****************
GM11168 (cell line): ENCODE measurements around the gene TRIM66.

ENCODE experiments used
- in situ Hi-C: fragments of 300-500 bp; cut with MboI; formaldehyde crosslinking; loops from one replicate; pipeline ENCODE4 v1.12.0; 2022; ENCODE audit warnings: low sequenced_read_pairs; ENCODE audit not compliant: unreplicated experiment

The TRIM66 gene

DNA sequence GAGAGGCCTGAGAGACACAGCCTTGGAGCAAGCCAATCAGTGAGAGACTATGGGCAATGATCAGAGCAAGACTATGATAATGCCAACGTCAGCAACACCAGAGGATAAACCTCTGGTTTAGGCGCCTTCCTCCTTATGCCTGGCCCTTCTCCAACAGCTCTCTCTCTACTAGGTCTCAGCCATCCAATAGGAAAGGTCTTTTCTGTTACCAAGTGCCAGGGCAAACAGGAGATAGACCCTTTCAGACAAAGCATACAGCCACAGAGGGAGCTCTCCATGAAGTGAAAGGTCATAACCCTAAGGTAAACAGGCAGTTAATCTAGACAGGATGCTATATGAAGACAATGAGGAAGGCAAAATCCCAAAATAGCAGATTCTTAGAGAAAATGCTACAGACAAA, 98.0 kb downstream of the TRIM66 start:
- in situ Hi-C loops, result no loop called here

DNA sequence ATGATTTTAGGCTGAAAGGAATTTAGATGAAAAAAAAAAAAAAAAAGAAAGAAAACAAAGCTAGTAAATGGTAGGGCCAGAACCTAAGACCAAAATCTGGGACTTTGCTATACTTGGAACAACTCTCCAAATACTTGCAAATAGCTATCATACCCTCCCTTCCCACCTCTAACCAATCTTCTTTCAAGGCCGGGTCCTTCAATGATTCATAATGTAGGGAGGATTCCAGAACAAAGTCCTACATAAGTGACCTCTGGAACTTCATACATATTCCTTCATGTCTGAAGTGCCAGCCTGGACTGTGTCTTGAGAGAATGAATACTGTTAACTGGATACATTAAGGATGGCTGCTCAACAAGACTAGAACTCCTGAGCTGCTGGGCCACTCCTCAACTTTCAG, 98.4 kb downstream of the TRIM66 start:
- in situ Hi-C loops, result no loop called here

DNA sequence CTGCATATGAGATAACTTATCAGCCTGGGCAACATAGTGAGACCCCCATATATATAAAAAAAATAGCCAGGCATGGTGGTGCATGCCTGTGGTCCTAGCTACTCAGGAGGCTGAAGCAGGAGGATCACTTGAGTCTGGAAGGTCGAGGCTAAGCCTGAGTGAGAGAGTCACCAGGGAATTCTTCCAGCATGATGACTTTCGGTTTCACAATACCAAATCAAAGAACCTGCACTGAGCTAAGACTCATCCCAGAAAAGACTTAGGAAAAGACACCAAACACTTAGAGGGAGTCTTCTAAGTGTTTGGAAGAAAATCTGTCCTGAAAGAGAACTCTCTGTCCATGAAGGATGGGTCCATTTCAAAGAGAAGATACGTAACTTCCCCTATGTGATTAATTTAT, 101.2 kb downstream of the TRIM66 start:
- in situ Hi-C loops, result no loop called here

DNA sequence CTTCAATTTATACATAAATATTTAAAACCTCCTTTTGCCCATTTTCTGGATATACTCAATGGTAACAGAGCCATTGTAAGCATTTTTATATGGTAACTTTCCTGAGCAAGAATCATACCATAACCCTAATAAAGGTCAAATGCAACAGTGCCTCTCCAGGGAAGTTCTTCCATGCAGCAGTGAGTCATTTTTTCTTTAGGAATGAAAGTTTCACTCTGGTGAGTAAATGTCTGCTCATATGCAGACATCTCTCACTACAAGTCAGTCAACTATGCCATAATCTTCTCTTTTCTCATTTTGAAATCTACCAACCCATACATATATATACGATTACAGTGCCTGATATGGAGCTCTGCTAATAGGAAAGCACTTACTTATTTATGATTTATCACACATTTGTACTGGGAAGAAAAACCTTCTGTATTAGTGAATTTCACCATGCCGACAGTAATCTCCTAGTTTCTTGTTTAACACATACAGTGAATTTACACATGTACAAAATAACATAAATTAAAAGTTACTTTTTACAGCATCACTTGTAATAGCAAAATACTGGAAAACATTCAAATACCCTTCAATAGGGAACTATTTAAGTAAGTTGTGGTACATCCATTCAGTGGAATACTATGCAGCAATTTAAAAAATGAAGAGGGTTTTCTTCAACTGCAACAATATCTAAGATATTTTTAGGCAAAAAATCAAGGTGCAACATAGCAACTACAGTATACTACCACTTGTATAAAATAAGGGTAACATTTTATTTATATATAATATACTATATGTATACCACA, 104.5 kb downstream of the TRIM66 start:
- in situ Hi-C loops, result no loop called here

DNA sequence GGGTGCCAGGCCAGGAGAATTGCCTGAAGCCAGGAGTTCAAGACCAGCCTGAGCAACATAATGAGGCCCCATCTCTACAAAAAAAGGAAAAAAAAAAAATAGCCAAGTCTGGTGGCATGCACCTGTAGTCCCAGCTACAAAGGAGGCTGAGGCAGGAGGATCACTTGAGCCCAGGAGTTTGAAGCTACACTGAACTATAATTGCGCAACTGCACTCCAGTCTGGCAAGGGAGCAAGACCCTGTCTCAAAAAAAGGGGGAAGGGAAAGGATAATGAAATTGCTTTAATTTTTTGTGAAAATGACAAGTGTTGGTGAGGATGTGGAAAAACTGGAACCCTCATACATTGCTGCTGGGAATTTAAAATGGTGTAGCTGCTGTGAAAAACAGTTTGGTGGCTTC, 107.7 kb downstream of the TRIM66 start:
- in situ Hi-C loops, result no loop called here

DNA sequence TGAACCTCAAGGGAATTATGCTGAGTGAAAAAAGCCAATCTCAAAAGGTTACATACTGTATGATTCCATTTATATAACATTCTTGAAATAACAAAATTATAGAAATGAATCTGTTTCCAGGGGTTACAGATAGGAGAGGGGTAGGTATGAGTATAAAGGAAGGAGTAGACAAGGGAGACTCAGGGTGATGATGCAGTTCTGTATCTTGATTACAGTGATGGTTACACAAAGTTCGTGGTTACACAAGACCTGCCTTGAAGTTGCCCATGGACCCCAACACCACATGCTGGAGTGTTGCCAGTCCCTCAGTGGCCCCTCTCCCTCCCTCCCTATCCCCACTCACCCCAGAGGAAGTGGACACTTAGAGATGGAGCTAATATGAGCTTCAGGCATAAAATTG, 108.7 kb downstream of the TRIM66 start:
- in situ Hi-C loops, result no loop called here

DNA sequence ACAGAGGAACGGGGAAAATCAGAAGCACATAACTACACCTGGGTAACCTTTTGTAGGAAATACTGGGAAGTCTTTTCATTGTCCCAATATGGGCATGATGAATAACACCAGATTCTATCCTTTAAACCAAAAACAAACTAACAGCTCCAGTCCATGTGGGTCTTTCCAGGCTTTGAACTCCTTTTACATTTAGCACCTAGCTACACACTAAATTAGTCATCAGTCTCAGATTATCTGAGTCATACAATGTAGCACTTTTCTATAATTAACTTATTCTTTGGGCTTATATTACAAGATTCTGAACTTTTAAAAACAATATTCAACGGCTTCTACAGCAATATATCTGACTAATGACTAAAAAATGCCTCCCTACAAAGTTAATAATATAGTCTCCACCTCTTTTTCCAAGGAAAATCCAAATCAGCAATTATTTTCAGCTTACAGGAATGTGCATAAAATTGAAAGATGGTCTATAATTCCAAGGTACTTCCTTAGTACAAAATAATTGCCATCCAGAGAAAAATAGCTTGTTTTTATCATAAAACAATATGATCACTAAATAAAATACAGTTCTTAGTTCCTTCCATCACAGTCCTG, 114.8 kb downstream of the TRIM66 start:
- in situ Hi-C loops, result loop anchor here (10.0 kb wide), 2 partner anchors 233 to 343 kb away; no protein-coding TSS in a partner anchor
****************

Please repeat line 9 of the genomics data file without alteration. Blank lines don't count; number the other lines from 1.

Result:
DNA sequence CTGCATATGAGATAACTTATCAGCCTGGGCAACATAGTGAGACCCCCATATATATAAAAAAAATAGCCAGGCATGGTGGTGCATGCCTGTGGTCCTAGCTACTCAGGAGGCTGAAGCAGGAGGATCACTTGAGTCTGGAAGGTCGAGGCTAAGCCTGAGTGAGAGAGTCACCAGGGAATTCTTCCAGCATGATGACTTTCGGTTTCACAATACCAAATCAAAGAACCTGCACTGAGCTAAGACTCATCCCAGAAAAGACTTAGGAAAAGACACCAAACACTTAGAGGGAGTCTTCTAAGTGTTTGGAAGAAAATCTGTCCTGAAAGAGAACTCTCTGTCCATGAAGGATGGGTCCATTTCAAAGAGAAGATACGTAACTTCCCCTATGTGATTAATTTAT, 101.2 kb downstream of the TRIM66 start: